A top EU official warned Monday (4 February) that the prospect of Britain crashing out of the bloc next month looks more likely than ever, as Prime Minister Theresa May sought to reassure foreign investors worried about a chaotic Brexit.
Martin Selmayr, the right-hand man of European Commission President Jean-Claude Juncker, said talks with British MPs on how to resolve the political impasse in London were “inconclusive”.
“The meeting confirmed that the EU did well to start its no deal preparations in December 2017,” he tweeted after the meeting with the House of Commons’ cross-party Brexit committee.
The talks in Brussels had been meant to explore ways to secure an orderly divorce after the Commons last month overwhelmingly rejected the withdrawal deal agreed between May and EU leaders.
“Asked whether any assurance would help to get the withdrawal agreement through the Commons, the answers of MPs were… inconclusive,” Selmayr tweeted.
On the EU side, nobody is considering this. Asked whether any assurance would help to get the Withdrawal Agreement through the Commons, the answers of MPs were … inconclusive …. The meeting confirmed that the EU did well to start its no deal preparations in December 2017.
— Martin Selmayr (@MartinSelmayr) February 4, 2019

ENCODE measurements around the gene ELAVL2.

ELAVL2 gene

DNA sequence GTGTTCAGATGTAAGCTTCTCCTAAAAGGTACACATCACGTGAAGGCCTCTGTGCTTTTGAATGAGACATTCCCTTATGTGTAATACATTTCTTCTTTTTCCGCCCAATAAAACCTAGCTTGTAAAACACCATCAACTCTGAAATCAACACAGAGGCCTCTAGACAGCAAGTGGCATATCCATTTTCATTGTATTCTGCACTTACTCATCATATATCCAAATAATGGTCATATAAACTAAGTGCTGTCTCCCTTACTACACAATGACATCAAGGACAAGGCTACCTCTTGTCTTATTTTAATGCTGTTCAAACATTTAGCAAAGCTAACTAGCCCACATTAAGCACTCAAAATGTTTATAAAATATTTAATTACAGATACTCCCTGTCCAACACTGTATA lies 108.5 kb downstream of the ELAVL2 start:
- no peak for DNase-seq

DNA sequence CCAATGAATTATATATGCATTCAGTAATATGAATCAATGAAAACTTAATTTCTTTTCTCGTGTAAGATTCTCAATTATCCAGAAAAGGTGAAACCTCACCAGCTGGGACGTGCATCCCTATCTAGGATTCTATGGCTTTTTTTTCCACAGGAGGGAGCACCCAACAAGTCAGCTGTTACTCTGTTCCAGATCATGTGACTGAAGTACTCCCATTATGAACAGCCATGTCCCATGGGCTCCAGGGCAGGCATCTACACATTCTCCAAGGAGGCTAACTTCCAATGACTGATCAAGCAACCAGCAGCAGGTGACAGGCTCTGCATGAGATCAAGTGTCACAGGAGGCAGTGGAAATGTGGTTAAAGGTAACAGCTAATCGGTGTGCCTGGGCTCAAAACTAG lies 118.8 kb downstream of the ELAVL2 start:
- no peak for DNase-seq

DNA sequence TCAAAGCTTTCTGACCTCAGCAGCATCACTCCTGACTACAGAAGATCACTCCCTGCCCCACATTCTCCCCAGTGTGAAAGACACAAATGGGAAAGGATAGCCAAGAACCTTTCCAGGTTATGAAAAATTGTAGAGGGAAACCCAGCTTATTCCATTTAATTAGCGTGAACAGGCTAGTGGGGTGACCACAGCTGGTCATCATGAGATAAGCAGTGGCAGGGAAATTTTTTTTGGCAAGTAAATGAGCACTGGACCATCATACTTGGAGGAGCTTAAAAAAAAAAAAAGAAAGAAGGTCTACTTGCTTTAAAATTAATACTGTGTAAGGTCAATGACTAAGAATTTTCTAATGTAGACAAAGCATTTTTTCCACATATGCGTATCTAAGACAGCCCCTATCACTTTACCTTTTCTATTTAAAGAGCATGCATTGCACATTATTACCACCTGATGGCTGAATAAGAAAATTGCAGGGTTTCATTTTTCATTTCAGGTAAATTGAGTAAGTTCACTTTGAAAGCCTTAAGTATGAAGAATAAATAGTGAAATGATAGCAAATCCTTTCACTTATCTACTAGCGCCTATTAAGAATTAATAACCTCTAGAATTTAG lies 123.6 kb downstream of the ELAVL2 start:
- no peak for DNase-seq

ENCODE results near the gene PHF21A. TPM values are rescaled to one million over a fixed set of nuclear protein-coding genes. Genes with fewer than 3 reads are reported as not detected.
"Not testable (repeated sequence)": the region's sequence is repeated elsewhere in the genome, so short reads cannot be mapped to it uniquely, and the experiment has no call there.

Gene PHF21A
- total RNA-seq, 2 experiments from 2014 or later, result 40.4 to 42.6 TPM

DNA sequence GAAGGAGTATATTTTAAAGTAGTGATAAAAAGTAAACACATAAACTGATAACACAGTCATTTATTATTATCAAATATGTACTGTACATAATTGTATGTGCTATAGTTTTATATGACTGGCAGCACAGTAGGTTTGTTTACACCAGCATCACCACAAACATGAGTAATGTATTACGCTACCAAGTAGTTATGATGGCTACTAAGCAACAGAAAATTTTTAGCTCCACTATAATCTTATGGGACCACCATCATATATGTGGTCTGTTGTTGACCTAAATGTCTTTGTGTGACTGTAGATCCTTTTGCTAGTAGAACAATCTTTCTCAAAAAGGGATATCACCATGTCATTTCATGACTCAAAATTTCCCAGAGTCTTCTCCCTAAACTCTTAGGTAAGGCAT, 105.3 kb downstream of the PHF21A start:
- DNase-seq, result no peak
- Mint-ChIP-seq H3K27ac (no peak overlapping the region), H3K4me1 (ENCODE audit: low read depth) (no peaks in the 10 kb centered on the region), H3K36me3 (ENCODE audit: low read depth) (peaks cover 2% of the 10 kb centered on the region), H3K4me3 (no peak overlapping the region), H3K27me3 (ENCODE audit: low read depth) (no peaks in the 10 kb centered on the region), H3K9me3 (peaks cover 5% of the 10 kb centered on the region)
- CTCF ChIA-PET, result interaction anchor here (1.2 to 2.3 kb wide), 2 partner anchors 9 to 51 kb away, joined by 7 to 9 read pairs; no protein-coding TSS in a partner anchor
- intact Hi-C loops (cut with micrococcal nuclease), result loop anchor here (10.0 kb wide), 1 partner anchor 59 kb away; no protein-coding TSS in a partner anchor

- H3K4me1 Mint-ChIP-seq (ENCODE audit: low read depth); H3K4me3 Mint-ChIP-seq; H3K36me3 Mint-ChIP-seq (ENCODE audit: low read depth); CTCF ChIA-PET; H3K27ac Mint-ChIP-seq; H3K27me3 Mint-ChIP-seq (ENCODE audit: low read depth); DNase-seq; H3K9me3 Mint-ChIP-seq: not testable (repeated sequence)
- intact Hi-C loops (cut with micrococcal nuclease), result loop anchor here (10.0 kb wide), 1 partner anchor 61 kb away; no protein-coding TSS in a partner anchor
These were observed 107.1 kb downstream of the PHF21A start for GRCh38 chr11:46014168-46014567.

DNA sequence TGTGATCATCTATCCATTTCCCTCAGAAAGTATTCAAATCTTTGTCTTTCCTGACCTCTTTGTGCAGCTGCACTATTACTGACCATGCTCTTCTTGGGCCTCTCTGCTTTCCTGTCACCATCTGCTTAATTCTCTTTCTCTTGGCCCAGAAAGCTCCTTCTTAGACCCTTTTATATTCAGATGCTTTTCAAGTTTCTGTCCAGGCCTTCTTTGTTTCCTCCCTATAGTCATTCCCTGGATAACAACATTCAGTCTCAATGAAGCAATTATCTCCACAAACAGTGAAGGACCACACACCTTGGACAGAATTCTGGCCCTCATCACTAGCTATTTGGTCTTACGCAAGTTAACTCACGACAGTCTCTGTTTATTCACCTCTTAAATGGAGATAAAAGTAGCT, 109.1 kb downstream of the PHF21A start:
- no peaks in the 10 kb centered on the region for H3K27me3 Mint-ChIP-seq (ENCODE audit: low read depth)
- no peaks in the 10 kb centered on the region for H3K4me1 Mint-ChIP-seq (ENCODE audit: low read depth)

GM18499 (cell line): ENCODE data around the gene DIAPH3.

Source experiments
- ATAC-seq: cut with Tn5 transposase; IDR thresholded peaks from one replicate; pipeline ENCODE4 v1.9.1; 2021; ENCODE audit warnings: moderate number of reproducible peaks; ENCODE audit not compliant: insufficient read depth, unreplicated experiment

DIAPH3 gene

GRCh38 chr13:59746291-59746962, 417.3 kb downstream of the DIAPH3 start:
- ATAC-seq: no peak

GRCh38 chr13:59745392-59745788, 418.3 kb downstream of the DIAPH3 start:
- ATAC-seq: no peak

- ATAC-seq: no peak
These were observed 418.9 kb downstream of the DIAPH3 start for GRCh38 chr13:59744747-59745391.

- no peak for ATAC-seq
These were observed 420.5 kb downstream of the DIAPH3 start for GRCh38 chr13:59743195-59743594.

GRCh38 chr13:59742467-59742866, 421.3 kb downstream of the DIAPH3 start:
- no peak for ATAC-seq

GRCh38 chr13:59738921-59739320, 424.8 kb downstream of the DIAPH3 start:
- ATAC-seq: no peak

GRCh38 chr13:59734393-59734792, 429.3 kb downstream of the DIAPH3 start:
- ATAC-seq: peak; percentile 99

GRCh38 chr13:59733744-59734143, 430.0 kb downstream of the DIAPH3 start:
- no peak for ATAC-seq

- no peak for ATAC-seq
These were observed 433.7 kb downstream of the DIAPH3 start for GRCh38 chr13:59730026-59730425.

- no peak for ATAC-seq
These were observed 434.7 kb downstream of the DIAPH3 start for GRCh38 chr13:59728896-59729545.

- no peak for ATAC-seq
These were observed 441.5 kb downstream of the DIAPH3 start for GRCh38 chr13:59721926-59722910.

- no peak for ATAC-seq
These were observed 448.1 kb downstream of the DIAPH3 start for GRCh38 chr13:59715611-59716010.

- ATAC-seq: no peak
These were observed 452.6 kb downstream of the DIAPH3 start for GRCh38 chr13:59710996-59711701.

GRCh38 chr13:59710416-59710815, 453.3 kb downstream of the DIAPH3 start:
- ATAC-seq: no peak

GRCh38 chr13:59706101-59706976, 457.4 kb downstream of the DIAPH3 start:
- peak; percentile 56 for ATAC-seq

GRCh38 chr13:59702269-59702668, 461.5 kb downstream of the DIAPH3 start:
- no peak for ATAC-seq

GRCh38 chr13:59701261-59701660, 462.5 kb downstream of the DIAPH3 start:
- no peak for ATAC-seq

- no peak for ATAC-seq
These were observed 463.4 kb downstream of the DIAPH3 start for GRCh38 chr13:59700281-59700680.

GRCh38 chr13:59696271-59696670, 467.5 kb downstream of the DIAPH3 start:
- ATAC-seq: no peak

With Brexit looming on March 29, May is still seeking to salvage her deal, focusing on amending the contentious “backstop” provision to keep the Irish border free-flowing.
Her Brexit minister, Stephen Barclay, on Monday began three days of talks with members of their Conservative party to thrash out what alternatives to the backstop they might accept.
But the EU has said it will not remove or amend the backstop, and German Chancellor Angela Merkel on Monday repeated that reopening the deal “is not on the agenda”.
However, speaking alongside Japanese Prime Minister Shinzo Abe in Tokyo, she said: “We want to do everything to avoid a no-deal, because that would increase the uncertainty.”
Merkel said questions about the backstop could be discussed in the so-called political agreement which outlines future relations and accompanies the Brexit deal.
“We need to show creativity, we need to listen to each other,” she said. “We can still use the time to come to an agreement over the things that are standing in our way, if everyone shows goodwill.”
Without MPs’ backing for a deal, Britain is on course to crash out of the European Union with no agreement at all in a few weeks time, raising significant concern among businesses.
May held a conference call Monday with a group representing around 55 chairmen and chief executives of European multinationals with operations in Britain.
“She’ll be stressing on that call the importance of the UK leaving the EU with a deal,” her spokesman said.
The call was planned but came as Japanese auto giant Nissan said it was scrapping a major planned investment in Britain – sparking a heated debate about whether Brexit was to blame.
May meanwhile is heading to Northern Ireland on Tuesday for talks with business leaders and political parties.
Her spokesman said she would give a speech confirming her “absolute commitment” to avoiding border checks with the Republic of Ireland after Brexit.
The Commons voted last week to look at an alternative to the “backstop”, which pro-Brexiteers say risks tying Britain indefinitely to EU trade rules so as to keep the Irish border open.